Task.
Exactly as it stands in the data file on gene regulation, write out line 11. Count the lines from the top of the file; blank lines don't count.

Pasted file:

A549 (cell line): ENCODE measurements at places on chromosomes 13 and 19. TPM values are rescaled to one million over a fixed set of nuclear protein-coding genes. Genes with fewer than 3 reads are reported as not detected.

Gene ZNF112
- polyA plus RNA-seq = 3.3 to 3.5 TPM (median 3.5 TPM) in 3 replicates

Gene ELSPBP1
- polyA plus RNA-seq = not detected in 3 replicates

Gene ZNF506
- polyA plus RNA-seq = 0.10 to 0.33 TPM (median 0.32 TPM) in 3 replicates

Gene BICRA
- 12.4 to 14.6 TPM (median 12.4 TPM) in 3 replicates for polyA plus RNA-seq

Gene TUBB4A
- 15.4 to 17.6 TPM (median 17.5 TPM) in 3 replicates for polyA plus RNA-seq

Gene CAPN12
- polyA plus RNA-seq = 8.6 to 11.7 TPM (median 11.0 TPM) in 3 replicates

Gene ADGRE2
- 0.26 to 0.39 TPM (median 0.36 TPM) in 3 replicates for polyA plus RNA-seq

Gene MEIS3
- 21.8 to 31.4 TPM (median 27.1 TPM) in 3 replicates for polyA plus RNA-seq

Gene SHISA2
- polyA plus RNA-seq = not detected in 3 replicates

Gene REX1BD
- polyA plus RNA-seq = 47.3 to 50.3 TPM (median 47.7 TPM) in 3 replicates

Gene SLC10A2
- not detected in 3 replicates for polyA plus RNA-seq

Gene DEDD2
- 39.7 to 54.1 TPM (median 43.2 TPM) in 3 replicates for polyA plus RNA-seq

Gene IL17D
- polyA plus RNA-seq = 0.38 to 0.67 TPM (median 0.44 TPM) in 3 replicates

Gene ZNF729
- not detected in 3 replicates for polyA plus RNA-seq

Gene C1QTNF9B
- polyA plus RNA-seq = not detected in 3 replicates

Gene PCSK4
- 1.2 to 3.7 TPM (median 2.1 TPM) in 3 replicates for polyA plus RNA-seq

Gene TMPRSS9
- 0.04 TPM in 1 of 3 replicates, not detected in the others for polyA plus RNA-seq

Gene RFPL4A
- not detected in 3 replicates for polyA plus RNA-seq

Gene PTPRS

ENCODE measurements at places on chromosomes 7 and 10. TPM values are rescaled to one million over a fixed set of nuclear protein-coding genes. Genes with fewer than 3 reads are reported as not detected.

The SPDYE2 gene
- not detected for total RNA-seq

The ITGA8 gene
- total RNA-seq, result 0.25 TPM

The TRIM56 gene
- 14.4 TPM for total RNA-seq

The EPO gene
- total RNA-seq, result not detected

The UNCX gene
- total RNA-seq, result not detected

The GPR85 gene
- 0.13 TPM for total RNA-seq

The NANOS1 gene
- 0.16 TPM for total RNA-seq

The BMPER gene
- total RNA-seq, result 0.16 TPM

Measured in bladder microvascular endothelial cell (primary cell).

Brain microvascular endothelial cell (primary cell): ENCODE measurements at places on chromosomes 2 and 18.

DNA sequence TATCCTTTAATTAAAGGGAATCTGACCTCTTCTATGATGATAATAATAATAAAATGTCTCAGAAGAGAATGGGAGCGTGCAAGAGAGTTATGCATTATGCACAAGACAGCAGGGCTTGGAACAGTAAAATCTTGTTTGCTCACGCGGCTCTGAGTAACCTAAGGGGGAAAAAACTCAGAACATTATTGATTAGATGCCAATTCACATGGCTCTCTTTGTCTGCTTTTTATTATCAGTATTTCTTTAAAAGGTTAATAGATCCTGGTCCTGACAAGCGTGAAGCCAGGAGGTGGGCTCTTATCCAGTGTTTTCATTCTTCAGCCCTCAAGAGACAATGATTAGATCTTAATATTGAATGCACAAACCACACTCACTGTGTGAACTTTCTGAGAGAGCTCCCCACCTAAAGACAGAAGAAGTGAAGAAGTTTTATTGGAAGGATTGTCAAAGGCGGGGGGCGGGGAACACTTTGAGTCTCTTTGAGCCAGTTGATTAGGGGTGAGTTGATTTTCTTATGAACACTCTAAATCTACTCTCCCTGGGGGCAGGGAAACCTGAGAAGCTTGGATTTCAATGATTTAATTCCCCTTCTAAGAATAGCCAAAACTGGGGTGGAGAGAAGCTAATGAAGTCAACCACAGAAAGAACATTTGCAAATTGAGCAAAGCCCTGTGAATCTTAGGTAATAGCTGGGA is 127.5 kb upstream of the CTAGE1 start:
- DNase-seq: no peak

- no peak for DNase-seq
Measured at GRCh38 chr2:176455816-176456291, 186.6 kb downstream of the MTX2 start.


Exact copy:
- 15.4 to 17.6 TPM (median 17.5 TPM) in 3 replicates for polyA plus RNA-seq